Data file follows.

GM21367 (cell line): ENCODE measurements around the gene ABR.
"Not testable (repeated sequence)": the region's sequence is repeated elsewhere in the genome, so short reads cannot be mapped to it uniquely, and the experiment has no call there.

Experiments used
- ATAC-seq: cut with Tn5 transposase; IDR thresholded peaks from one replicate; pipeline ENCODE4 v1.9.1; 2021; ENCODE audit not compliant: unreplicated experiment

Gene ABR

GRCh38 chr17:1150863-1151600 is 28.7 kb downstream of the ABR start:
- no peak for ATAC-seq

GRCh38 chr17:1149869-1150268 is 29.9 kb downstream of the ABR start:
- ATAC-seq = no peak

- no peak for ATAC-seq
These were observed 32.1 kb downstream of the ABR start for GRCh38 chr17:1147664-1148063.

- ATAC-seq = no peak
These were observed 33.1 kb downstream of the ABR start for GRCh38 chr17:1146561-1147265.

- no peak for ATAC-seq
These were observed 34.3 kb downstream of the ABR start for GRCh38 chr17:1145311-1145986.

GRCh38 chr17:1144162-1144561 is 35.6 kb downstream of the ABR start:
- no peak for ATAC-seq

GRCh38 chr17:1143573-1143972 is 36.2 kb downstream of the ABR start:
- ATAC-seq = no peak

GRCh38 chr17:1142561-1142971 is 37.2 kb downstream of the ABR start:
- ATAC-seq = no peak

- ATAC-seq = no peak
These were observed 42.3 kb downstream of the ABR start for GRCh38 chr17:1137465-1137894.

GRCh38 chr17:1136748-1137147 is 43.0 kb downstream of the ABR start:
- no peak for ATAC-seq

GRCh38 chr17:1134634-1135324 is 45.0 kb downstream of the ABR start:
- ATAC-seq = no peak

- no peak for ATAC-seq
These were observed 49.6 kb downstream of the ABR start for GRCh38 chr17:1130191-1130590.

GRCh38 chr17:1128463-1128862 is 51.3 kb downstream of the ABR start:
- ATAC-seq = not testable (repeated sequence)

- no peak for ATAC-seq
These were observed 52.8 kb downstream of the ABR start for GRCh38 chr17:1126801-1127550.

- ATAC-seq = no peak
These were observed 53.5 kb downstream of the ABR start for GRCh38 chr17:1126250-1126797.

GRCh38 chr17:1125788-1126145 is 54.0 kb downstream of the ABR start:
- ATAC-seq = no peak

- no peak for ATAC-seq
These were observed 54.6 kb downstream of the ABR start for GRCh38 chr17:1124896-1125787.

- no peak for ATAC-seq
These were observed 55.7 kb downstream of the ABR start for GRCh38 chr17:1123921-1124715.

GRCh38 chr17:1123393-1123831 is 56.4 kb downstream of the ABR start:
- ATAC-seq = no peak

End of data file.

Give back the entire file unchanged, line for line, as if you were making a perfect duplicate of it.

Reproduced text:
GM21367 (cell line): ENCODE measurements around the gene ABR.
"Not testable (repeated sequence)": the region's sequence is repeated elsewhere in the genome, so short reads cannot be mapped to it uniquely, and the experiment has no call there.

Experiments used
- ATAC-seq: cut with Tn5 transposase; IDR thresholded peaks from one replicate; pipeline ENCODE4 v1.9.1; 2021; ENCODE audit not compliant: unreplicated experiment

Gene ABR

GRCh38 chr17:1150863-1151600 is 28.7 kb downstream of the ABR start:
- no peak for ATAC-seq

GRCh38 chr17:1149869-1150268 is 29.9 kb downstream of the ABR start:
- ATAC-seq = no peak

- no peak for ATAC-seq
These were observed 32.1 kb downstream of the ABR start for GRCh38 chr17:1147664-1148063.

- ATAC-seq = no peak
These were observed 33.1 kb downstream of the ABR start for GRCh38 chr17:1146561-1147265.

- no peak for ATAC-seq
These were observed 34.3 kb downstream of the ABR start for GRCh38 chr17:1145311-1145986.

GRCh38 chr17:1144162-1144561 is 35.6 kb downstream of the ABR start:
- no peak for ATAC-seq

GRCh38 chr17:1143573-1143972 is 36.2 kb downstream of the ABR start:
- ATAC-seq = no peak

GRCh38 chr17:1142561-1142971 is 37.2 kb downstream of the ABR start:
- ATAC-seq = no peak

- ATAC-seq = no peak
These were observed 42.3 kb downstream of the ABR start for GRCh38 chr17:1137465-1137894.

GRCh38 chr17:1136748-1137147 is 43.0 kb downstream of the ABR start:
- no peak for ATAC-seq

GRCh38 chr17:1134634-1135324 is 45.0 kb downstream of the ABR start:
- ATAC-seq = no peak

- no peak for ATAC-seq
These were observed 49.6 kb downstream of the ABR start for GRCh38 chr17:1130191-1130590.

GRCh38 chr17:1128463-1128862 is 51.3 kb downstream of the ABR start:
- ATAC-seq = not testable (repeated sequence)

- no peak for ATAC-seq
These were observed 52.8 kb downstream of the ABR start for GRCh38 chr17:1126801-1127550.

- ATAC-seq = no peak
These were observed 53.5 kb downstream of the ABR start for GRCh38 chr17:1126250-1126797.

GRCh38 chr17:1125788-1126145 is 54.0 kb downstream of the ABR start:
- ATAC-seq = no peak

- no peak for ATAC-seq
These were observed 54.6 kb downstream of the ABR start for GRCh38 chr17:1124896-1125787.

- no peak for ATAC-seq
These were observed 55.7 kb downstream of the ABR start for GRCh38 chr17:1123921-1124715.

GRCh38 chr17:1123393-1123831 is 56.4 kb downstream of the ABR start:
- ATAC-seq = no peak